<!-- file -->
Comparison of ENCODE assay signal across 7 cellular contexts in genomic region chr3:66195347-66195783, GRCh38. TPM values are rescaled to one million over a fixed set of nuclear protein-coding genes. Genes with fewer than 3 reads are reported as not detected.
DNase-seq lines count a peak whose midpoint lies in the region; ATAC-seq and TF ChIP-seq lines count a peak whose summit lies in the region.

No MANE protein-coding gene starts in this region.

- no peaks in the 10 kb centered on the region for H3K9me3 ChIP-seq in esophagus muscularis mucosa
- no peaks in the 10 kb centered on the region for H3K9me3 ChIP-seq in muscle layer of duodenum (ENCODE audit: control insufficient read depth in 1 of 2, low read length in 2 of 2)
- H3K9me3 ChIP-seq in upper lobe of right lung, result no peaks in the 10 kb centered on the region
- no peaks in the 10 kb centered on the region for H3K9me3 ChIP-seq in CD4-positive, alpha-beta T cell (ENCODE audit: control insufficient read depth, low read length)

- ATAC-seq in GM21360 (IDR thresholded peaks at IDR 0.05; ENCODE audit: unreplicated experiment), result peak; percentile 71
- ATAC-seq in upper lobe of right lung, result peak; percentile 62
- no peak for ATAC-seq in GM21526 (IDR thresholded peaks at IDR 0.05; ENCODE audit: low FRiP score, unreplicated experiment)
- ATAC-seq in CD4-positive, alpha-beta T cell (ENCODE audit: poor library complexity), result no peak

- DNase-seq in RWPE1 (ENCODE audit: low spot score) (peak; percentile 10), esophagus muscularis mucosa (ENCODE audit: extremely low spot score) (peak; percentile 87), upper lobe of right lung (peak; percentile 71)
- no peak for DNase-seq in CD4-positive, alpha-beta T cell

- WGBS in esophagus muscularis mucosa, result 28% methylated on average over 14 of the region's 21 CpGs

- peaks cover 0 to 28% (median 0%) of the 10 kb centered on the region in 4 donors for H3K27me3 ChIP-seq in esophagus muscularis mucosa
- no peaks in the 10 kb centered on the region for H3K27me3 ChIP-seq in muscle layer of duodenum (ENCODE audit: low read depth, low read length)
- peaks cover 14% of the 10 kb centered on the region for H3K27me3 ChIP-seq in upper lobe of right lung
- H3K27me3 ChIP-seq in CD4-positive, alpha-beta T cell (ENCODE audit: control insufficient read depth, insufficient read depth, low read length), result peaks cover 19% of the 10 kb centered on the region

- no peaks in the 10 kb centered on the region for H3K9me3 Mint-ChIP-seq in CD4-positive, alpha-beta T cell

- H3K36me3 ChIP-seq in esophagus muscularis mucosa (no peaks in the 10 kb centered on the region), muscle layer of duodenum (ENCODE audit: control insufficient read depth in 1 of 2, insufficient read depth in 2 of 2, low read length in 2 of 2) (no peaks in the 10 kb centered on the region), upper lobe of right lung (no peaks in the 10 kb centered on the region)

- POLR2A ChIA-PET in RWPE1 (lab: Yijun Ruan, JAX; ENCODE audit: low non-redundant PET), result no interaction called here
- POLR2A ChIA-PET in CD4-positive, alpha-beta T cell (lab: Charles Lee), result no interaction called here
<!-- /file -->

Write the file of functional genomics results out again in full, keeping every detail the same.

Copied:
Comparison of ENCODE assay signal across 7 cellular contexts in genomic region chr3:66195347-66195783, GRCh38. TPM values are rescaled to one million over a fixed set of nuclear protein-coding genes. Genes with fewer than 3 reads are reported as not detected.
DNase-seq lines count a peak whose midpoint lies in the region; ATAC-seq and TF ChIP-seq lines count a peak whose summit lies in the region.

No MANE protein-coding gene starts in this region.

- no peaks in the 10 kb centered on the region for H3K9me3 ChIP-seq in esophagus muscularis mucosa
- no peaks in the 10 kb centered on the region for H3K9me3 ChIP-seq in muscle layer of duodenum (ENCODE audit: control insufficient read depth in 1 of 2, low read length in 2 of 2)
- H3K9me3 ChIP-seq in upper lobe of right lung, result no peaks in the 10 kb centered on the region
- no peaks in the 10 kb centered on the region for H3K9me3 ChIP-seq in CD4-positive, alpha-beta T cell (ENCODE audit: control insufficient read depth, low read length)

- ATAC-seq in GM21360 (IDR thresholded peaks at IDR 0.05; ENCODE audit: unreplicated experiment), result peak; percentile 71
- ATAC-seq in upper lobe of right lung, result peak; percentile 62
- no peak for ATAC-seq in GM21526 (IDR thresholded peaks at IDR 0.05; ENCODE audit: low FRiP score, unreplicated experiment)
- ATAC-seq in CD4-positive, alpha-beta T cell (ENCODE audit: poor library complexity), result no peak

- DNase-seq in RWPE1 (ENCODE audit: low spot score) (peak; percentile 10), esophagus muscularis mucosa (ENCODE audit: extremely low spot score) (peak; percentile 87), upper lobe of right lung (peak; percentile 71)
- no peak for DNase-seq in CD4-positive, alpha-beta T cell

- WGBS in esophagus muscularis mucosa, result 28% methylated on average over 14 of the region's 21 CpGs

- peaks cover 0 to 28% (median 0%) of the 10 kb centered on the region in 4 donors for H3K27me3 ChIP-seq in esophagus muscularis mucosa
- no peaks in the 10 kb centered on the region for H3K27me3 ChIP-seq in muscle layer of duodenum (ENCODE audit: low read depth, low read length)
- peaks cover 14% of the 10 kb centered on the region for H3K27me3 ChIP-seq in upper lobe of right lung
- H3K27me3 ChIP-seq in CD4-positive, alpha-beta T cell (ENCODE audit: control insufficient read depth, insufficient read depth, low read length), result peaks cover 19% of the 10 kb centered on the region

- no peaks in the 10 kb centered on the region for H3K9me3 Mint-ChIP-seq in CD4-positive, alpha-beta T cell

- H3K36me3 ChIP-seq in esophagus muscularis mucosa (no peaks in the 10 kb centered on the region), muscle layer of duodenum (ENCODE audit: control insufficient read depth in 1 of 2, insufficient read depth in 2 of 2, low read length in 2 of 2) (no peaks in the 10 kb centered on the region), upper lobe of right lung (no peaks in the 10 kb centered on the region)

- POLR2A ChIA-PET in RWPE1 (lab: Yijun Ruan, JAX; ENCODE audit: low non-redundant PET), result no interaction called here
- POLR2A ChIA-PET in CD4-positive, alpha-beta T cell (lab: Charles Lee), result no interaction called here